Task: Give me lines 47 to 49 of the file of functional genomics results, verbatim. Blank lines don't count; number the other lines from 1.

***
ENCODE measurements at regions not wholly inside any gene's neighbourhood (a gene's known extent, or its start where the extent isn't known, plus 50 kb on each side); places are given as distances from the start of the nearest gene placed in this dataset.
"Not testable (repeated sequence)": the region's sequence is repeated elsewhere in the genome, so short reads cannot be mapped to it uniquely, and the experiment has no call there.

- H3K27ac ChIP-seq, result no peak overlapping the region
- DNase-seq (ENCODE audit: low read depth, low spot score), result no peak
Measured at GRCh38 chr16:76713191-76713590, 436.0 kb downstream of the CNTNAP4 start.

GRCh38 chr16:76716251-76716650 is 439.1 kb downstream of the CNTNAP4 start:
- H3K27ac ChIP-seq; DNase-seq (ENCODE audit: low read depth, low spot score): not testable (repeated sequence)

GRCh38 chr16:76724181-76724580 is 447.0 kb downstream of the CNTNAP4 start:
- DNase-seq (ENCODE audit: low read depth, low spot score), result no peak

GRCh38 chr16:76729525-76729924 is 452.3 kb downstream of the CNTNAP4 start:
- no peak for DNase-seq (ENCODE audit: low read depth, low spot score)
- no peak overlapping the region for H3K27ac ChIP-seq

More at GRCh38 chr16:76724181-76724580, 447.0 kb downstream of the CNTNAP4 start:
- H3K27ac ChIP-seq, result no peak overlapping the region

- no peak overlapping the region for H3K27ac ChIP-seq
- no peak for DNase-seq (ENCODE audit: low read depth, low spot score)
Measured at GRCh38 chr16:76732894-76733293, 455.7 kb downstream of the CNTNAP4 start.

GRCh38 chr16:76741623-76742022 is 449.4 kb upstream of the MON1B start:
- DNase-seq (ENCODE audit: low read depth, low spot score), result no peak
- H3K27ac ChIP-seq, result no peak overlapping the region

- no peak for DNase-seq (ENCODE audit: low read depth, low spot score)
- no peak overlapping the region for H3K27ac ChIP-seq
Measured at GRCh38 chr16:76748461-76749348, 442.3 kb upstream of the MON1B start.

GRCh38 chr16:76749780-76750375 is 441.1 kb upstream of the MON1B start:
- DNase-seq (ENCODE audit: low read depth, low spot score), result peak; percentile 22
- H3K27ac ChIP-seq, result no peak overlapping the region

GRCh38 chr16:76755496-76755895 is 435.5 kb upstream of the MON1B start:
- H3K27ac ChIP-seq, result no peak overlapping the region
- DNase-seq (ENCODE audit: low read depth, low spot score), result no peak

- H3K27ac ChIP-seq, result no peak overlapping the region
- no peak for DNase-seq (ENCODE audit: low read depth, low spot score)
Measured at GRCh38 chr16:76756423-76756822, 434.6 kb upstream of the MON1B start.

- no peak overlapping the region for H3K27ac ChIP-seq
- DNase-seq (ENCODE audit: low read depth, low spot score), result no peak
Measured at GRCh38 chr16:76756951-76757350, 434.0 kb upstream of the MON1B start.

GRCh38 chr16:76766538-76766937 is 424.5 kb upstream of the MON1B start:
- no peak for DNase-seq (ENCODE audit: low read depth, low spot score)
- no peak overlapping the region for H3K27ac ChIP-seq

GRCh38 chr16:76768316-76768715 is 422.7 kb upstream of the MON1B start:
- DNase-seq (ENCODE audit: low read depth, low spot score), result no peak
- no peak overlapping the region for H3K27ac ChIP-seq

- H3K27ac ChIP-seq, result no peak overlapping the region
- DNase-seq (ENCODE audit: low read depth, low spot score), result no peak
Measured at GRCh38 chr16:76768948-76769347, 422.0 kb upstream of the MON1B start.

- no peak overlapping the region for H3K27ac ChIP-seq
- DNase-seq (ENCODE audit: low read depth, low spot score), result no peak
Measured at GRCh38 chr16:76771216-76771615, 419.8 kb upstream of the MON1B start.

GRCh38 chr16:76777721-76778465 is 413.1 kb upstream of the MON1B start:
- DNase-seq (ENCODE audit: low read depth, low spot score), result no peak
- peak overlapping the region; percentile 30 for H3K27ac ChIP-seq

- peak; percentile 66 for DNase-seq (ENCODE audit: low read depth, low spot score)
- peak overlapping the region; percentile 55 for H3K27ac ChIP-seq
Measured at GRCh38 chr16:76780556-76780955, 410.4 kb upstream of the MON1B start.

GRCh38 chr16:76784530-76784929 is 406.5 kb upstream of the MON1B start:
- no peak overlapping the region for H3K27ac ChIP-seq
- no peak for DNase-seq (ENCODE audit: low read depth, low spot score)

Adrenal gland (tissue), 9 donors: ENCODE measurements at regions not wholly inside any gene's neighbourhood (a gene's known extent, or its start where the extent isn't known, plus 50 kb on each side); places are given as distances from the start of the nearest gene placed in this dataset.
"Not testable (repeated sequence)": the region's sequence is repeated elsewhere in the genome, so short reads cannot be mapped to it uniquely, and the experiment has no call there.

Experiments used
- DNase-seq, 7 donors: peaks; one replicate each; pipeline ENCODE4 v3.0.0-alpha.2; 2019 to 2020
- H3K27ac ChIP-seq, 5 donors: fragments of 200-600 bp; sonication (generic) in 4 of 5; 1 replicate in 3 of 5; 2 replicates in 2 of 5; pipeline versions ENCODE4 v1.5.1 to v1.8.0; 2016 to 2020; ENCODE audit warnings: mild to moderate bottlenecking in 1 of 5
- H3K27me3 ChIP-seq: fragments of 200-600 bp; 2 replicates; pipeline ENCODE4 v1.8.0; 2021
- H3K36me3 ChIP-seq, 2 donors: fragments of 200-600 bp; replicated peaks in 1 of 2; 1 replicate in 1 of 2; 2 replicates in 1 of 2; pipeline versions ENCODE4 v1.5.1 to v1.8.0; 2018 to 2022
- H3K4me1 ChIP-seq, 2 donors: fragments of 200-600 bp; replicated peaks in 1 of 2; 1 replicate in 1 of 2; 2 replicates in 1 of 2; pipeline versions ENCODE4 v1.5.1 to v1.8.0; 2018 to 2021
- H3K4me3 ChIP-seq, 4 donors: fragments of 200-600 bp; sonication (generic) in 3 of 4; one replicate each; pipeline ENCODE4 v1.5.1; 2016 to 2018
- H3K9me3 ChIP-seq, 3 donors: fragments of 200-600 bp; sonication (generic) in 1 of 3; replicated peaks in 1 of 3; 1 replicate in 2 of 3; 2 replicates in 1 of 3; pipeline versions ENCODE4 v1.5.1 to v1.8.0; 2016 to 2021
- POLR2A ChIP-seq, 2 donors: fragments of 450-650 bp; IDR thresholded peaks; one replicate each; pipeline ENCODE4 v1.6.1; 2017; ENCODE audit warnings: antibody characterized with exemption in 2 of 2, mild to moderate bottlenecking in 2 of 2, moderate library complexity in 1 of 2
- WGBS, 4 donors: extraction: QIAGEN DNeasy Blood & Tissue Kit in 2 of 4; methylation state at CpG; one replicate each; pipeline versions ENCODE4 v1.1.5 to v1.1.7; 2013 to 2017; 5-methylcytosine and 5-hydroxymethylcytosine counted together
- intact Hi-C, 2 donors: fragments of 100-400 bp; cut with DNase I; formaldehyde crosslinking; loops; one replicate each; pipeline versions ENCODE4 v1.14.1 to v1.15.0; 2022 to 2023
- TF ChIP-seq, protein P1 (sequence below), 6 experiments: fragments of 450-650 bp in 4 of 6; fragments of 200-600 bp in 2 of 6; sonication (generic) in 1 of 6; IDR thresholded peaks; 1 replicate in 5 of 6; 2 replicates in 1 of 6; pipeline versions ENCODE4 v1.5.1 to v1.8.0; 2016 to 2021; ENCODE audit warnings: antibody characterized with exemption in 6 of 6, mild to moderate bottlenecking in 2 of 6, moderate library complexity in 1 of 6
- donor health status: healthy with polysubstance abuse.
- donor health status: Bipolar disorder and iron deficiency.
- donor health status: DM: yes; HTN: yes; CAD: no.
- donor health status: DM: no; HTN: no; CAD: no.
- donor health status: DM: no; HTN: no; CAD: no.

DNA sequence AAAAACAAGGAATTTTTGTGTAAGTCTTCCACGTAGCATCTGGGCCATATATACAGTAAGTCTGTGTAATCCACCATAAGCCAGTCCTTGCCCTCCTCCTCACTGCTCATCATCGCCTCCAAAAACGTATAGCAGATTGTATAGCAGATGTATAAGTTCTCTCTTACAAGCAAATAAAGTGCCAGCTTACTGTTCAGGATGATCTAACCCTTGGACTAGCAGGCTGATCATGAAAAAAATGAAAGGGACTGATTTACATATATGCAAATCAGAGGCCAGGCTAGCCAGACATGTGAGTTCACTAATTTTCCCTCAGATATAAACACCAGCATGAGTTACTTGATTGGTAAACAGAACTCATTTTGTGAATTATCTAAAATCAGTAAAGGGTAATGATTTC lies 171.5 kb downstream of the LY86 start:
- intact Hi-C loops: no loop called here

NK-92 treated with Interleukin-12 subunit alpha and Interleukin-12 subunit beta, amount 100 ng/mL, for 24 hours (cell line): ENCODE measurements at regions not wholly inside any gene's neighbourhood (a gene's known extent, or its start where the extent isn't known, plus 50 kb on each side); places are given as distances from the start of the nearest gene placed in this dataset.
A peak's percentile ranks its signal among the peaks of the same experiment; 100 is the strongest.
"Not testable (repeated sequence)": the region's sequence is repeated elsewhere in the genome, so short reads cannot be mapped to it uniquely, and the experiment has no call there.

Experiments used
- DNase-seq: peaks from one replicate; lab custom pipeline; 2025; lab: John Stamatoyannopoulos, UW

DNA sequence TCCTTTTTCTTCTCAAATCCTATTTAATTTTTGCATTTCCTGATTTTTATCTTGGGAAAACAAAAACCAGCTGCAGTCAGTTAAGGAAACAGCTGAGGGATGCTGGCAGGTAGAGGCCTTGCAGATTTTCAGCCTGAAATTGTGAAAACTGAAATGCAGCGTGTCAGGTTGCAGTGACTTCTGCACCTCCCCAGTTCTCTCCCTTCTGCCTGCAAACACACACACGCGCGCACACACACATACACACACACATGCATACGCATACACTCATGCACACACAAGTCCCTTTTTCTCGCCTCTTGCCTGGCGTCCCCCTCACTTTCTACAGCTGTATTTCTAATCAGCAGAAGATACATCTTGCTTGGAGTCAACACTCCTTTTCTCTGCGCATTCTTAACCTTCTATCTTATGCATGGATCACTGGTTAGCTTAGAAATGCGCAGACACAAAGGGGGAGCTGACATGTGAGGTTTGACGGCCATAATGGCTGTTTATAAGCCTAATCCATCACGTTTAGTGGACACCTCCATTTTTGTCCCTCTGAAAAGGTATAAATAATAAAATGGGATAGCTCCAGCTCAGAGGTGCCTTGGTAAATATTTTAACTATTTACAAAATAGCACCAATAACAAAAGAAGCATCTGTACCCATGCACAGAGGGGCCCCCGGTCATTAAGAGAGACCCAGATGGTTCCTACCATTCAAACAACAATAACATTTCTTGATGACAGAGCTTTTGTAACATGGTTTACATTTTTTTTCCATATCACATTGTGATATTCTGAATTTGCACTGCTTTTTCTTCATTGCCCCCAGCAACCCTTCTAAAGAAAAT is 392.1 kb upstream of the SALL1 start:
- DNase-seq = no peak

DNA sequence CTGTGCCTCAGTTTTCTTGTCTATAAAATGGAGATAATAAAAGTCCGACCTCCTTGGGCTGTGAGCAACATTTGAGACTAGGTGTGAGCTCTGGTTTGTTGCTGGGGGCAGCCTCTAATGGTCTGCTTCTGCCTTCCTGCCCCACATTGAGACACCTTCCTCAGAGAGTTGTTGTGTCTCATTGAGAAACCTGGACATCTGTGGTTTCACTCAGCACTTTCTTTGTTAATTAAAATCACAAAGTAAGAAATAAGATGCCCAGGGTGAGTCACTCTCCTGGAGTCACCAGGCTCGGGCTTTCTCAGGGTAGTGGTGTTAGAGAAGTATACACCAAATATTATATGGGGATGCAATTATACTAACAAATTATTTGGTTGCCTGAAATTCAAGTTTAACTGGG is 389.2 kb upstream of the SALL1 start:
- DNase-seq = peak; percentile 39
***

Measured at GRCh38 chr16:76771216-76771615, 419.8 kb upstream of the MON1B start.

GRCh38 chr16:76777721-76778465 is 413.1 kb upstream of the MON1B start:
- DNase-seq (ENCODE audit: low read depth, low spot score), result no peak